The Mk 2s were built from 1959-1967 and although basically the same car, there were changes along the way, and the master cylinder was one of those changes. The early ones used Dunlops and later Mk 2s used Girling with a spacer plate. Mine had the spacer, so the new Girling was a direct bolt-on. I bench bled it and put it on the fire wall. I am rarely affected by chemicals, but the LMA fluid burns my skin. I would suggest wearing rubber gloves when using this fluid. The time that the master cylinder was off of the car was about 3 weeks. I didnt cap the lines, but it was still a surprise to me when I got everything back together, started to bleed the brakes, and they were locked up! Every caliper was locked upno fluid came out! These are OEM. Even though I wanted to see the original lettering on the calipers, by now I was over that. The new aftermarket TRWs are okay with me. I bought all eight piston assemblies that bolt onto the calipers, found some new pipes and new pads. There are several types of pads available. I chose the soft type. they dont last as long as the hard type, but they stop with less pedal pressure, and have a good feel like old-style asbestos brake shoes on a drum brake system. The emergency brake system is a separate, but attached, unit on the rear calipers and requires its own pads. The ones on the car looked almost new, so I re-used them, but when I went through the unit I did find some parts missing. Thats one thing about these old Jagsif you have the parts books, they will show you all of the parts and 95% of the time, when you call a Jag vendor, he will have, or can get, the part, no matter how small.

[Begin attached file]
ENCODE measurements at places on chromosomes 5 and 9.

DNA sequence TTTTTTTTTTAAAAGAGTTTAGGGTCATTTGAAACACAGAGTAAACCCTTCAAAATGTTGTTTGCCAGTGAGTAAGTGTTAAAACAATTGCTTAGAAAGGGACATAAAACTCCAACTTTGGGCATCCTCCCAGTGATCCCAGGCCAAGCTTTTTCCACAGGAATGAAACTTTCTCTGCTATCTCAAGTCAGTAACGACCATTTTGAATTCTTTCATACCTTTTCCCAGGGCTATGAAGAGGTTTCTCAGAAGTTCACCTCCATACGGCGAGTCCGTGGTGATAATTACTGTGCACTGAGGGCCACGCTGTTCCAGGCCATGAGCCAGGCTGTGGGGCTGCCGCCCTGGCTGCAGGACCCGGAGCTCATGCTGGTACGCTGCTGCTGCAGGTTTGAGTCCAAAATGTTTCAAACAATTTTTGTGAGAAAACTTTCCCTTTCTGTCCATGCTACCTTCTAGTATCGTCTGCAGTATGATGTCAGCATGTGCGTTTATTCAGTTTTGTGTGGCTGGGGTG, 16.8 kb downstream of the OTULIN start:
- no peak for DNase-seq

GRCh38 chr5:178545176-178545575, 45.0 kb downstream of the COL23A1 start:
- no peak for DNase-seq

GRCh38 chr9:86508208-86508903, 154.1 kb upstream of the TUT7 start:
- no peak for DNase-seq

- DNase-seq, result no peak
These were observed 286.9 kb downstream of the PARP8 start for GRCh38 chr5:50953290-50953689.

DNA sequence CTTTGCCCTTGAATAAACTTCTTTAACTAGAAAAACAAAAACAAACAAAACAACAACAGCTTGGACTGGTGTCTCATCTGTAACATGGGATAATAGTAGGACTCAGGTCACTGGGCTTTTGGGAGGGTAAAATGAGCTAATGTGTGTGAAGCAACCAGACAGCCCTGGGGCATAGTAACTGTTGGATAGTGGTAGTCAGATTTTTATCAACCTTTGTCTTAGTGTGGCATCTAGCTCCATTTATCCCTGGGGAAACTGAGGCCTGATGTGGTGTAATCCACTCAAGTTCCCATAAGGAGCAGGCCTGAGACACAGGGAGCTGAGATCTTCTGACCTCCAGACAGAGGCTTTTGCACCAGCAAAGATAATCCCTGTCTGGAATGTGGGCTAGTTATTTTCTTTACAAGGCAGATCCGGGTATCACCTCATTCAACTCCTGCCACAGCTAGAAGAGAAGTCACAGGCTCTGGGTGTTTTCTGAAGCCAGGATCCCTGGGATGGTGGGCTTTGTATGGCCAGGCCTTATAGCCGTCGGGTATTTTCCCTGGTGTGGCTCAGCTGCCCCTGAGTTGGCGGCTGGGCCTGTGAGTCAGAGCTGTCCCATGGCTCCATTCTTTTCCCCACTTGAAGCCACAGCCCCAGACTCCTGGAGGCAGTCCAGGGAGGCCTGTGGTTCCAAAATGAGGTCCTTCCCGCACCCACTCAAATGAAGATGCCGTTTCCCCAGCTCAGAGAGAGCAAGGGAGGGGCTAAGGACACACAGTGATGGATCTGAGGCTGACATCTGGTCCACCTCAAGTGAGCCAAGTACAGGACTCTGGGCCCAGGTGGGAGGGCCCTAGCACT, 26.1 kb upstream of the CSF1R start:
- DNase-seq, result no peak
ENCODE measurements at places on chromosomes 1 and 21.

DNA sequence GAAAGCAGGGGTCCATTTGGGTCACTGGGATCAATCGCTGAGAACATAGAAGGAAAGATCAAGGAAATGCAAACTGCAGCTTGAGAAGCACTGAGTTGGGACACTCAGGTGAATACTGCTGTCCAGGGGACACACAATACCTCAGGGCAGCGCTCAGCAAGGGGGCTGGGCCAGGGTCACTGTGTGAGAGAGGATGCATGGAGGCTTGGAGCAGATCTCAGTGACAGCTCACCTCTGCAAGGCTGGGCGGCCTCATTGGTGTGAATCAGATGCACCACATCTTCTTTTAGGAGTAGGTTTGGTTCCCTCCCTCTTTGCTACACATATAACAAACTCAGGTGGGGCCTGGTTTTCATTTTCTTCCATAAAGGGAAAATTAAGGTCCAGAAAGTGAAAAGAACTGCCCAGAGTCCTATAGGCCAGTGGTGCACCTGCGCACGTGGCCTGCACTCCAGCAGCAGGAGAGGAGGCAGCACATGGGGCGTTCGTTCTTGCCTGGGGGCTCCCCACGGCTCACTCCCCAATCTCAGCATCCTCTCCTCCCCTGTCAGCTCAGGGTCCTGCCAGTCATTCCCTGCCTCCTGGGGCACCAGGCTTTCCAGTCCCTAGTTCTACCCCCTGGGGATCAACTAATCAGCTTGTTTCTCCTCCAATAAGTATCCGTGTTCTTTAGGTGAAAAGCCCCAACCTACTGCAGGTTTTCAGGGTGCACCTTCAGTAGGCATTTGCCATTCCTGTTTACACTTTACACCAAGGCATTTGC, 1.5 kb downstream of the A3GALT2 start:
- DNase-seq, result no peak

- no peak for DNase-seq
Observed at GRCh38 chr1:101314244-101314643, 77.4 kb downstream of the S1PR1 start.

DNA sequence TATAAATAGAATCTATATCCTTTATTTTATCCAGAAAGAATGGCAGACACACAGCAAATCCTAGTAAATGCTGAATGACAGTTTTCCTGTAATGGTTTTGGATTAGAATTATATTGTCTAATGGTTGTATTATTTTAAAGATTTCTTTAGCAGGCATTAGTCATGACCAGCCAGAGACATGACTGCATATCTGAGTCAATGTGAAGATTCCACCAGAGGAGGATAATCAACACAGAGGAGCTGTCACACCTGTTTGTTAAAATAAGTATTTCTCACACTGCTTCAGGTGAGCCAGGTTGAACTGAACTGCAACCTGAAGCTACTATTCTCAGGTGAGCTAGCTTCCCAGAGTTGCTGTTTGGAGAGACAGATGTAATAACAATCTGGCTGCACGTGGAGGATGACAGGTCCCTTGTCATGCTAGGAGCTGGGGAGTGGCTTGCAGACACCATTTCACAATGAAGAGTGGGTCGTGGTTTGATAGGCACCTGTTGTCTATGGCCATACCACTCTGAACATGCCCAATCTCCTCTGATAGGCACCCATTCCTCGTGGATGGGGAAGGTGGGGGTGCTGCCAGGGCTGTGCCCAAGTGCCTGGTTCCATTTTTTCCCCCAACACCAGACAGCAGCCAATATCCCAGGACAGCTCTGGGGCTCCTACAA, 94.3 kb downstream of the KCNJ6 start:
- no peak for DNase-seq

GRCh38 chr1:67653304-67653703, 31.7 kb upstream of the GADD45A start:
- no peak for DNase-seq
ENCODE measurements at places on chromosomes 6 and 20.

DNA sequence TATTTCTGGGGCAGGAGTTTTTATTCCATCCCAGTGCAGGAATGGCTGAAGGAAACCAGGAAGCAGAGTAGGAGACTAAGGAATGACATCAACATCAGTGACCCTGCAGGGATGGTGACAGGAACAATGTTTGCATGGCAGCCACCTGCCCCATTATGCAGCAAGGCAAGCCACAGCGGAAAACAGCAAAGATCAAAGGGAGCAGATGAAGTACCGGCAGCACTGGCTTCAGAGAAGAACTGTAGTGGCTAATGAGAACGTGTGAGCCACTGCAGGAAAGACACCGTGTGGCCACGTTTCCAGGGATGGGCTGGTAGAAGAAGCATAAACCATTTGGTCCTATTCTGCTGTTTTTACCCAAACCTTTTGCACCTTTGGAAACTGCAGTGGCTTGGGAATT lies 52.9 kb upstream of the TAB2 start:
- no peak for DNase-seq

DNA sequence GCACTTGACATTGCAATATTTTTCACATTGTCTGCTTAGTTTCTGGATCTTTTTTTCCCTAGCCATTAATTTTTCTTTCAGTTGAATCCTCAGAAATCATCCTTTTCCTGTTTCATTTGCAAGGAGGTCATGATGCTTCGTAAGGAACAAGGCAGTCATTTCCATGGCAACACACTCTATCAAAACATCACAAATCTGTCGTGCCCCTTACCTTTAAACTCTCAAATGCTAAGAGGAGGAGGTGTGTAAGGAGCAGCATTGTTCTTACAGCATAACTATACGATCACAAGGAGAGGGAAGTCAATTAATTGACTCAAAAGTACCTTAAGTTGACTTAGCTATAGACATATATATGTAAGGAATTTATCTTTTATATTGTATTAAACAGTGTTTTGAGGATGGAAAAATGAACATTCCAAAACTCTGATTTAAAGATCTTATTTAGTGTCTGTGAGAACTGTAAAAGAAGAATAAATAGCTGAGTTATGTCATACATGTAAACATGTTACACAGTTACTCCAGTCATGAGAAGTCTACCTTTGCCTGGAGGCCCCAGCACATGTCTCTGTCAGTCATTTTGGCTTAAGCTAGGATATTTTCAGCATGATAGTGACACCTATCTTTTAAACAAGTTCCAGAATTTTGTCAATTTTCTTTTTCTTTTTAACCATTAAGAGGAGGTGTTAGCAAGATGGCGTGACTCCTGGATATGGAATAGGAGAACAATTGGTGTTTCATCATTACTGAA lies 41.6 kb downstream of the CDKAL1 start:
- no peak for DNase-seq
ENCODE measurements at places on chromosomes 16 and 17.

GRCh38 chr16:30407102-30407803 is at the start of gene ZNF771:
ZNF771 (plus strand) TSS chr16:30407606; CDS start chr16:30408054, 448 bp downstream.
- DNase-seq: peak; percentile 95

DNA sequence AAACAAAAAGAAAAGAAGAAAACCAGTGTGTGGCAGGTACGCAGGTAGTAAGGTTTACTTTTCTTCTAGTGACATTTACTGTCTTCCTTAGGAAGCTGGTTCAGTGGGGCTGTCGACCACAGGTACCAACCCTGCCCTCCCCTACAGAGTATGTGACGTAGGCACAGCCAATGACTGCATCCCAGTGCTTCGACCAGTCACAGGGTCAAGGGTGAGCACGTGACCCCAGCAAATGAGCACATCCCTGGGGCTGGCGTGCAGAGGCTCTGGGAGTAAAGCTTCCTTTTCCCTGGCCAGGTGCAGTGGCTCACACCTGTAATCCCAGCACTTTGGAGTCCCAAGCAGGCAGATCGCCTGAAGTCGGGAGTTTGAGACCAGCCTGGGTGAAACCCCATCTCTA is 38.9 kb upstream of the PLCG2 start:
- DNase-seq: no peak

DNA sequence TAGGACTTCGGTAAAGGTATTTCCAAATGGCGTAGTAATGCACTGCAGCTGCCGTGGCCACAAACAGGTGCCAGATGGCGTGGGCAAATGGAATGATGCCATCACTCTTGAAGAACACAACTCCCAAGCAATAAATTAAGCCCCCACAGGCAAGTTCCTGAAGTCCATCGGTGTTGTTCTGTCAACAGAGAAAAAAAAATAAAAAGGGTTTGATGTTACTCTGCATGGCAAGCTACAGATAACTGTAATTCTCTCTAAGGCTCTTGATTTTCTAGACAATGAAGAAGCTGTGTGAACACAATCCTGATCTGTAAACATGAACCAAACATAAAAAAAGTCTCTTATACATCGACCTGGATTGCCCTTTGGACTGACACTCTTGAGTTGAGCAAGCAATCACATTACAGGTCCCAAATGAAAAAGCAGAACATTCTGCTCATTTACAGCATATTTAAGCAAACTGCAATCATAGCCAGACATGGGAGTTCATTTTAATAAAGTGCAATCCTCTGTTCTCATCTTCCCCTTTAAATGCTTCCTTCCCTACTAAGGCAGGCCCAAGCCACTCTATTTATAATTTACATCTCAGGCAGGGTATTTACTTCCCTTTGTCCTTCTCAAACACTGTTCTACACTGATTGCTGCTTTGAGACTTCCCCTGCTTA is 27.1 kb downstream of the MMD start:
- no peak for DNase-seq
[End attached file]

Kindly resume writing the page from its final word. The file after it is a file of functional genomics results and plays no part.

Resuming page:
Putting everything back together is a pretty straightforward process. The front piston assemblies are 2 1/8and the rears are 1 1/2 There are two pistons per caliper. The caliper frames were completely disassembled and cleaned, all of the parts were cleaned with a wire wheel and new bolts and lock washers were bought. When the assemblies were put together, anti-seize was used on bolts and parts that move, without getting any on the pads or the piston rubber parts that will swell if any petroleum products get on them. I kept the bolts loose as I assembled everything and made sure the pads would slide in and out of the frames. They have a metal tab with a hole in it, so the pads can be changed on the car using a hook to pull out the pads. With the calipers off, I cleaned up the rotors with a die grinder using 80 grit sanding disks. Everything was cleaned off with brake cleaner and the caliper frames were painted. These calipers have bridge pipes to connect the front pistons to the back, and the bleeder screws are positioned on top front and the main pipe from the master cylinder is on the bottom back side. A manual and pictures work great here.